Bandol Uncorked: 2010 Domain Tempier Bandol Rosé

“In the end, we shall have had enough of cynicism, skepticism, and humbug, and we shall want to live more musically.” ― Vincent Willem van Gogh

It was just about six years ago now, that I encountered beautiful expression of a Bandol Rosé, from one of Provence's oldest wineries, Domain Tempier. The occasion for uncorking this excellent wine arrived while Mrs. Cuvee and I were dining in Paso Robles, we had booked a reservation with Bistro Laurent (BL) our second or third dining there over the years. We brought in a bottle of 2007 Justin Vineyards & Winery, their Isosceles Reserve, a vintage which I learned later had failed to wow many the wine intelligentsia of the time. 

An opinion I later shared that evening, it was not ready to drink at present, but I'm thinking a bit more time in the bottle, will help smooth out the rough spots. So my first impression of the wine is a solid 90 points, drinking a bit 'tight' now, not in "wow" territory, still the potential is good, I've five more so I'll let you know later. Now, what was really great about our experience at BL, was the fact that the owner, told us he would have the chef pair our meal around the bottle we brought in, we looked at each other stunned, thinking "really"? "Wow, so okay let's do this."

We wanted to be adventurous, so we cast off our fears and leaned into his suggestion. When we inquired about the "corkage," we then thought it would be best to grab a bottle from the list instead to save the corkage against the price of an extra bottle. When we know it's going to be a two bottle night, we like to start with a rosé, we asked for a recommendation and the first words out of his mouth was how about Domain Tempier. I looked at Mrs. Cuvee who nodded in knowing approval that we were down for what turned out to be a wonderful gastronomic experience. I'm not just saying that because it sounds "cool," it's because our dining experience that night was in a word, "wow" far more than merely just dining out. The chef brought the house, it was so fantastic, I wanted to pinch myself to see if this was late morning dream.

But my experience at Bistro Laurent is not the subject of today's review; however, without their solid wine recommendation and our willingness to be adventurous eaters, I may have not had this, opportunity to write this review, especially with an apt quote from Mr.Van Gogh. One of history's most under-appreciated great artists during his life, but who is now celebrated as one of the "masters" of impressionism. A great artist who took his own life, and robbed us all of what could have been an amazing body of work.

I bring this up because Van Gogh spent a good portion of his short-life in Provence; in a town called Arles, which sits on the left bank of the Rhone, painting the world as only he was uniquely able to see it. Paintings which beckon us all back to a bygone era when artistic impressionism was making its impact and reminding us that seeking new adventures is part of the excitement in life. 

It's also a possibility that Van Gogh, had slurped down his own share of wines from Domaine Tempier, as their family has been in the wine business in Provence since 1835. It's also not a stretch of the imagination to think that perhaps; Van Gogh took some of his inspiration from the beautiful wines of which may have sparked his insatiable thirst for seeing life’s music via a palette of colors.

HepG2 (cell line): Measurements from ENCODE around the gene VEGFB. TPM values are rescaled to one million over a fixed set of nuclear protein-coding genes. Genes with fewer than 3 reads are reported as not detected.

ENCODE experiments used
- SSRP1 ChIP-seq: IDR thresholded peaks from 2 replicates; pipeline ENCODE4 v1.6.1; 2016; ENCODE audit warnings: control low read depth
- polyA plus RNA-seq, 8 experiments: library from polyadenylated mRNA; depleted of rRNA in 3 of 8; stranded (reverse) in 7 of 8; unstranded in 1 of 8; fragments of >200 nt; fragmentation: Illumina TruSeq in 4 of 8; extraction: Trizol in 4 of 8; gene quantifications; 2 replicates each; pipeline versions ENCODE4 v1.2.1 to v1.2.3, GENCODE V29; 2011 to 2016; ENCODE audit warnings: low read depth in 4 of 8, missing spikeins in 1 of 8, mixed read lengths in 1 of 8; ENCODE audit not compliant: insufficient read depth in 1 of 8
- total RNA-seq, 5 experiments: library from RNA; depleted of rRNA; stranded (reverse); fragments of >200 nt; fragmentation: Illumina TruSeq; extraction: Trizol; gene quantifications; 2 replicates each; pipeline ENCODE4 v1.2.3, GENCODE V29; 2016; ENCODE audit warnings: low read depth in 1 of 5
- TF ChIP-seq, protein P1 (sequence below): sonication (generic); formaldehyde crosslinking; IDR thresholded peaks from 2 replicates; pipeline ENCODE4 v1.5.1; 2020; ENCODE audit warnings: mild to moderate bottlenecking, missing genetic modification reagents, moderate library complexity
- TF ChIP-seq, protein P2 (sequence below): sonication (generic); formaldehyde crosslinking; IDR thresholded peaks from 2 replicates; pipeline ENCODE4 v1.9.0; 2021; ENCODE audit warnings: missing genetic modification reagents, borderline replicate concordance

Now for the wine in today's review spotlight, it's the 2010 Domain Tempier Bandol Rosé, one of the finest examples of this style of rosé that I've come across in a long time. I will warn you right now, these wines are not the fluffy uber pink stuff you see on many supermarket shelves, oh-no this style of rosé is the "real" deal. You may like that other stuff and you're welcome to it [here's your straw]. This folks is a serious foodie, wine, the pairing opportunities are virtually endless. 

This Bandol which my wife and I slurped down some three weeks ago now, really wowed us both, however [moment of honesty] the price really didn't, as we spent a crisp new "Grant" on that bottle. This was one for the record books, thee most money I ever paid for a bottle of rosé, was it worth the price of admission? At $50 I'd have to say emphatically no, but in the retail price realm, I'd buy it again and again.

What I did find out is that bottle does sell for about $30-35 outside of the restaurant, so not too much of a mark-up. In the glass as you can see from the picture which I took with my phone in low-light, a brilliant salmon color. The nose is very inviting, like a wave of summer time potpourri; dried roses, ripe peach, newly ripened strawberries and subtle orange rind, or other undefined citrus notes. 

After the first splash down, you'll find a dry, but full-bodied, layered with a florals, ripe peach, strawberry zing and citrus, great acidity to balance the ample fruit from this blend produced from 50% Mourvedre, 40% Cinsault, and 10% Grenache. A little factoid, all the  rosés from Bandol must contain at least 50% Mo-ved, to be street legal. Mouvedre is the signature grape of the Bandol AOC region. 

I scored this wine 92 points, ripe, rich and elegant, a rosé built to age, or to be enjoyed in its infancy with all the fun, fresh flavors of a summer day. Food pairing recommendation; we dived headlong into a smoked salmon dish, reclining upon a bed of lentils, off the hook. Until next time my friends, continue to sip long and prosper, cheers!


Popular Posts